I wouldn't think this would be an issue in any way, but if it causes you anxiety, by all means get a new passport.
posted by arnicae at 1:00 PM on March 31, 2008


Nobody cares unless you need a real, full-page visa. If you are traveling to a country that does not allow U.S. citizens in on a simple, stamped visa (i.e. not Europe, Australia et al.), TPTB may insist on having a full page in your visa pages to stick their sticker on. This happened to me in Germany; they would not process my work visa renewal until I got some new visa pages.

I went to the consulate and availed myself of their courteous same-day service--in and out in under an hour.

In sum: most European pleasure trips will incur no problem. U.S. re-entry will not be a problem. Even if you run out of visa space, country officials will just stamp those weird amendment pages at the back of your passport. And even though it says in your passport that those pages should stay blank, I asked at the U.S. Consulate in Germany and they said that is balderdash.

My advice? Wait until you leave, find a nice big U.S. consulate (U.S. citizens usually do not require an appointment), and drop in for some new pages. All they do is tape them in and put a little stamp at the back to show who messed with your passport and when.

Happy travels!
posted by laconic titan at 2:24 PM on March 31, 2008


One more thing: nobody cares about visa pages, but officials DO care about when your passport expires. If you're running out of visa pages, your passport is probably pretty old. MAKE SURE that the expiration date is at least a year from the date of your last travel day. Otherwise you do need a new passport before you go.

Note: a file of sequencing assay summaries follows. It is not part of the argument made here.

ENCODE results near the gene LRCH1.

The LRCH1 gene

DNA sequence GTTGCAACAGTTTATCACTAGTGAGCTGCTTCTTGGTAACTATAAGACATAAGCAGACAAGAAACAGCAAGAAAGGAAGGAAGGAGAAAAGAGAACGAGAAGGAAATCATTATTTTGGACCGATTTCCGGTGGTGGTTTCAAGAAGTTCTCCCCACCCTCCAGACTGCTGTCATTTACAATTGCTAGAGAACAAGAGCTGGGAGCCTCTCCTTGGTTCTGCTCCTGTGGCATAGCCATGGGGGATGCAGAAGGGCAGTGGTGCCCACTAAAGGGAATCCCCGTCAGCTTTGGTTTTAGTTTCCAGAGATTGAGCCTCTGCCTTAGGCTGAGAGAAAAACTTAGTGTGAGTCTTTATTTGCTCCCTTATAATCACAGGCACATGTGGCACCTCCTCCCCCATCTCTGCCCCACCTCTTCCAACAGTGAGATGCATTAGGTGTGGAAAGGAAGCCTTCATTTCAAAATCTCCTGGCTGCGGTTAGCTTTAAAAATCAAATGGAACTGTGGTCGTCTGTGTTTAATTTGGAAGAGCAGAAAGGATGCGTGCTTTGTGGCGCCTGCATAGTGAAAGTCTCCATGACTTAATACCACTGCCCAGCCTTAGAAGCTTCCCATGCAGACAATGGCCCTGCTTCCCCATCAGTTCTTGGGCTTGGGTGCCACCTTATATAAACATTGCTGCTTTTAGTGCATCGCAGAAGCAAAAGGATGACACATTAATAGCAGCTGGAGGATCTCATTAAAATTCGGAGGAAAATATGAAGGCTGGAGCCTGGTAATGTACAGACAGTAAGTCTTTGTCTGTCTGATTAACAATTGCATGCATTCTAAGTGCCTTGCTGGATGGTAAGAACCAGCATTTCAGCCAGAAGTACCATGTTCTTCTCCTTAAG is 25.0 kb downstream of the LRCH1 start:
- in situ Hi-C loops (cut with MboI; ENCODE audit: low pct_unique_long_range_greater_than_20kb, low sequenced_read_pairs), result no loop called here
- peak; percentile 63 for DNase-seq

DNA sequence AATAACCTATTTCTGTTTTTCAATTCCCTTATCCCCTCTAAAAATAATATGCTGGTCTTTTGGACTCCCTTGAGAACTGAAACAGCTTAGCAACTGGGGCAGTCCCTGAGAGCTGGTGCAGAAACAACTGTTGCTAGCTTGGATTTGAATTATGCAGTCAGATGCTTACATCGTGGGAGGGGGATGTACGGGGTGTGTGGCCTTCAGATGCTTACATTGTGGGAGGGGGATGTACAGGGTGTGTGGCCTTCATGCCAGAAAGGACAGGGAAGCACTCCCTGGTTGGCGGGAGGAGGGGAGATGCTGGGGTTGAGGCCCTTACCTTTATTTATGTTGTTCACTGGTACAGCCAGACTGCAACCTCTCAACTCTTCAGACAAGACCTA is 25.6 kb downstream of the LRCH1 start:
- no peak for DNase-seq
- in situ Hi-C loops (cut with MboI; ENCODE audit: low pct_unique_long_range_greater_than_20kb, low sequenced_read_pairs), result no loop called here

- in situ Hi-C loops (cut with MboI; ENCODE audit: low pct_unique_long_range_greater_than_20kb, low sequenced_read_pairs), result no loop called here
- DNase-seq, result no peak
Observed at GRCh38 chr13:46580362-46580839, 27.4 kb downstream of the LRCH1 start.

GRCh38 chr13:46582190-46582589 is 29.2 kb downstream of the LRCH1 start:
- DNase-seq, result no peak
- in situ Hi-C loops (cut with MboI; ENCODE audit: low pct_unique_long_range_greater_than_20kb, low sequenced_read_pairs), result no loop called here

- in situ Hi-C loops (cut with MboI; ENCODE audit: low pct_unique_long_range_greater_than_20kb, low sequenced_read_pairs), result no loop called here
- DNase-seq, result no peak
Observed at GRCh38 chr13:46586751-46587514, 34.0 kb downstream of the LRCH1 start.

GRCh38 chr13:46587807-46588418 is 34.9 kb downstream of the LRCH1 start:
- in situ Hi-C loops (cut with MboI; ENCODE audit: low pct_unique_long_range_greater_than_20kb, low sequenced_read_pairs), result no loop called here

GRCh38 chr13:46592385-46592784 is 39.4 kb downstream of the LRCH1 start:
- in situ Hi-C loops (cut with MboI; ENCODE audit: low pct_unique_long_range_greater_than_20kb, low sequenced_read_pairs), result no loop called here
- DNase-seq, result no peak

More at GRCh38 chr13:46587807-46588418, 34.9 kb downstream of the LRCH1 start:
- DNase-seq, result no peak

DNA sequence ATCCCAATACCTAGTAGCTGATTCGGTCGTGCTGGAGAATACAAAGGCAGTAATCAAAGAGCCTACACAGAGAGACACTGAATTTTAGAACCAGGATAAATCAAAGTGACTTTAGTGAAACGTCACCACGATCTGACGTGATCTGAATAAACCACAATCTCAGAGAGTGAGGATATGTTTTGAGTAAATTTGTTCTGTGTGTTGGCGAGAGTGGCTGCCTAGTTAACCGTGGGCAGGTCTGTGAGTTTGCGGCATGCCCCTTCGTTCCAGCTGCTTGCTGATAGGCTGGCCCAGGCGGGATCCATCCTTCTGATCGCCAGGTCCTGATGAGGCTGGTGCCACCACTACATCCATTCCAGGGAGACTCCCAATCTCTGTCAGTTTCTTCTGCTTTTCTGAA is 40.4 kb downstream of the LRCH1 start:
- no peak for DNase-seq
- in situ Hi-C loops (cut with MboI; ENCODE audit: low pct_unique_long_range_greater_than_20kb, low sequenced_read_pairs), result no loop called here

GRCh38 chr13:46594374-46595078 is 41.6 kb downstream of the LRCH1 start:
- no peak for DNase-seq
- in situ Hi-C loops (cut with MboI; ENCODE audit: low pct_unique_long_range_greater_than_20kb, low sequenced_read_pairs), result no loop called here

posted by laconic titan at 2:28 PM on March 31, 2008


Yeah I never get stamps. I've been to Thailand, Japan, Netherlands, France, Switzerland, Germany, Mexico, Dominican Republic... I think I only have a stamp from Thailand.
posted by thilmony at 5:01 PM on March 31, 2008


I'll back up jaruwaan. Half of the time I come back to the U.S. I have to ask them to stamp my passport.

I bet if you asked them not to stamp in order to save space they may not. I have a large amount of one-page visa stickers so my passports fill up fast. I have had extra pages added once (it took a few weeks for sure) but the next time I applied I simply asked for a 48-page passport. BTW, I think the U.S is one of the few countries that will add in new pages rather than requiring you to get a whole new passport.
posted by Bunglegirl at 6:31 PM on March 31, 2008